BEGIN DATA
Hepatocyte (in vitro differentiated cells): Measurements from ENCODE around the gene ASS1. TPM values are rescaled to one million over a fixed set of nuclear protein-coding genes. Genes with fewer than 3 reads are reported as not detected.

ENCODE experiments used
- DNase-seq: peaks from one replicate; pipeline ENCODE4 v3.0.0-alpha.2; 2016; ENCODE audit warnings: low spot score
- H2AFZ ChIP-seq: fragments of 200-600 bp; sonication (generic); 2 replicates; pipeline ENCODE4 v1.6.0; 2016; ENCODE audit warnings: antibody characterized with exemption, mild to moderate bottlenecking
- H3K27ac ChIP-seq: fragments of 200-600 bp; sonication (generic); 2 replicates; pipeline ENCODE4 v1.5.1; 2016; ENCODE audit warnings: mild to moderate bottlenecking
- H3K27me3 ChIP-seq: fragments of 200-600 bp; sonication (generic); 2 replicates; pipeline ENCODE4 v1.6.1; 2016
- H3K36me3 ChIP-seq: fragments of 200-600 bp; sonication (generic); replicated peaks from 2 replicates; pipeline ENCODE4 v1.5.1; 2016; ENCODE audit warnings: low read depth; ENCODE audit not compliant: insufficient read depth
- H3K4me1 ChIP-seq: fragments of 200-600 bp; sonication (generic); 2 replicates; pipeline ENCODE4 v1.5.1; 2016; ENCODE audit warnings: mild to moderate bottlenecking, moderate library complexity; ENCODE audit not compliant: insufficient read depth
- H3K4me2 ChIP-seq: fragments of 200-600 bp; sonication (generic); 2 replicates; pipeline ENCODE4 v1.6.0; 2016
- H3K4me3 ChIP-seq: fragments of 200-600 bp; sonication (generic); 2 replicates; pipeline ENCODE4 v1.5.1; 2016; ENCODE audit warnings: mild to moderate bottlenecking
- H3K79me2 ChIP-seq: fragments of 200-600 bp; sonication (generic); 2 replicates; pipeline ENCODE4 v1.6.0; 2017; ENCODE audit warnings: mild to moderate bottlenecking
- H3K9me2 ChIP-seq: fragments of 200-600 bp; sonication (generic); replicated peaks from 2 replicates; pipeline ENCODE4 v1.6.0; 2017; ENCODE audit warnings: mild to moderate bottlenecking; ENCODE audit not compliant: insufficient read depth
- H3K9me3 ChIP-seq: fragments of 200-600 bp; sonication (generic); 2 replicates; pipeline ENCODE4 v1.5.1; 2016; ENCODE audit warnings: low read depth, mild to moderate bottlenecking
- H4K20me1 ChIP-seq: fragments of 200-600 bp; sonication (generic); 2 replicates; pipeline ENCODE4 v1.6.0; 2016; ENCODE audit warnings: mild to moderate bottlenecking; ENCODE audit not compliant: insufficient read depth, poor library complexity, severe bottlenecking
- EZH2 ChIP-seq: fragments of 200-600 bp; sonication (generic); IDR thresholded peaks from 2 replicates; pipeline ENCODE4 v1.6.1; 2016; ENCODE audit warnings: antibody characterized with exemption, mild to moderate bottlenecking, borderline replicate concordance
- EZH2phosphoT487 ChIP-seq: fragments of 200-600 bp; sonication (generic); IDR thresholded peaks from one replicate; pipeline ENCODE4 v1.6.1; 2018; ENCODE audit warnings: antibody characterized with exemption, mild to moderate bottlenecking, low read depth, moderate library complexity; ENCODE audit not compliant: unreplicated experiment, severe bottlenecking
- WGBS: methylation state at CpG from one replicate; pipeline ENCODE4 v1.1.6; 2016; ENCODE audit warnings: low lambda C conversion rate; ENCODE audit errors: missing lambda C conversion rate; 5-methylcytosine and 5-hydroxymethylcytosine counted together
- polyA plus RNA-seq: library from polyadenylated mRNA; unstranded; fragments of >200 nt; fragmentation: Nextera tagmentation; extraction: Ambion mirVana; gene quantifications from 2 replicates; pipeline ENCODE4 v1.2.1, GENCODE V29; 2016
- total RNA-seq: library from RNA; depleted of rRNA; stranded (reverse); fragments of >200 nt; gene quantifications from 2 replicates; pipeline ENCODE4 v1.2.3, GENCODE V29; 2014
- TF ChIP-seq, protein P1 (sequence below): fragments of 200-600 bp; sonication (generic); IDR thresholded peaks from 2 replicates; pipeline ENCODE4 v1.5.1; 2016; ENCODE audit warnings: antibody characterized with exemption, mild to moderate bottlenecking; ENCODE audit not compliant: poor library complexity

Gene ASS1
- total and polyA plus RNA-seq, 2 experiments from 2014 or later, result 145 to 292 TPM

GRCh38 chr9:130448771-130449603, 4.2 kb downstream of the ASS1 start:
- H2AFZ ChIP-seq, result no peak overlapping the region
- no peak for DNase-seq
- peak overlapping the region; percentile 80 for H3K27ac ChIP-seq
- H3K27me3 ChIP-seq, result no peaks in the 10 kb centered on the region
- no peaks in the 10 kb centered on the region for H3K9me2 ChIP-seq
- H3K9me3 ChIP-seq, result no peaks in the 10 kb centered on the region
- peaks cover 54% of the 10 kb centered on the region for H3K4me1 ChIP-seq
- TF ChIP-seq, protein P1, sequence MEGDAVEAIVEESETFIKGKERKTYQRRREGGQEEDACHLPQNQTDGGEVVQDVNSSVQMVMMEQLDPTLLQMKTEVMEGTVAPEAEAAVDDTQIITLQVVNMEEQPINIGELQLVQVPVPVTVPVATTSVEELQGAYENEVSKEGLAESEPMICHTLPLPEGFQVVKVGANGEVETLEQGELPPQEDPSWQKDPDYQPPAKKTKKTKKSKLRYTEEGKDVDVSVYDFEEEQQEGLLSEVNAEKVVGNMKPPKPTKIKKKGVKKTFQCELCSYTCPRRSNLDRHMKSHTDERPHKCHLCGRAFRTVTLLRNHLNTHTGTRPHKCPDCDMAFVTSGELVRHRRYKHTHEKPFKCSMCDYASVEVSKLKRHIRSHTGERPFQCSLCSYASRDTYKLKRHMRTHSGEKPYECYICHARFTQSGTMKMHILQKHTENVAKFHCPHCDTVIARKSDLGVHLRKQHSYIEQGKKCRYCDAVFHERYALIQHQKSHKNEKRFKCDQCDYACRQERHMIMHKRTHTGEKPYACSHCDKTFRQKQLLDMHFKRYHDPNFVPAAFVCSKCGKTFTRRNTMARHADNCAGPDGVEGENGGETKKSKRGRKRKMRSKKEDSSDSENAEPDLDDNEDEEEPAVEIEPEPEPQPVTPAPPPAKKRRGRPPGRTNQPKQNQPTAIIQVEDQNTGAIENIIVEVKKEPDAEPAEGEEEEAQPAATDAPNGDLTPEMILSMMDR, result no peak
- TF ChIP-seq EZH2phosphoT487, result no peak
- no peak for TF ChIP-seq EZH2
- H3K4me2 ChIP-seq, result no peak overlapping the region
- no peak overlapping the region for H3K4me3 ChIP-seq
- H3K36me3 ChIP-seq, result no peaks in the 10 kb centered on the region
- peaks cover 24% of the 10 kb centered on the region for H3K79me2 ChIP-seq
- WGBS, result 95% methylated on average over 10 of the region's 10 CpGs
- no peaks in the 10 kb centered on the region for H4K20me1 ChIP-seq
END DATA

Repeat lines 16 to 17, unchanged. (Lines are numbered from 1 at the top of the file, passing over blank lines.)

- EZH2phosphoT487 ChIP-seq: fragments of 200-600 bp; sonication (generic); IDR thresholded peaks from one replicate; pipeline ENCODE4 v1.6.1; 2018; ENCODE audit warnings: antibody characterized with exemption, mild to moderate bottlenecking, low read depth, moderate library complexity; ENCODE audit not compliant: unreplicated experiment, severe bottlenecking
- WGBS: methylation state at CpG from one replicate; pipeline ENCODE4 v1.1.6; 2016; ENCODE audit warnings: low lambda C conversion rate; ENCODE audit errors: missing lambda C conversion rate; 5-methylcytosine and 5-hydroxymethylcytosine counted together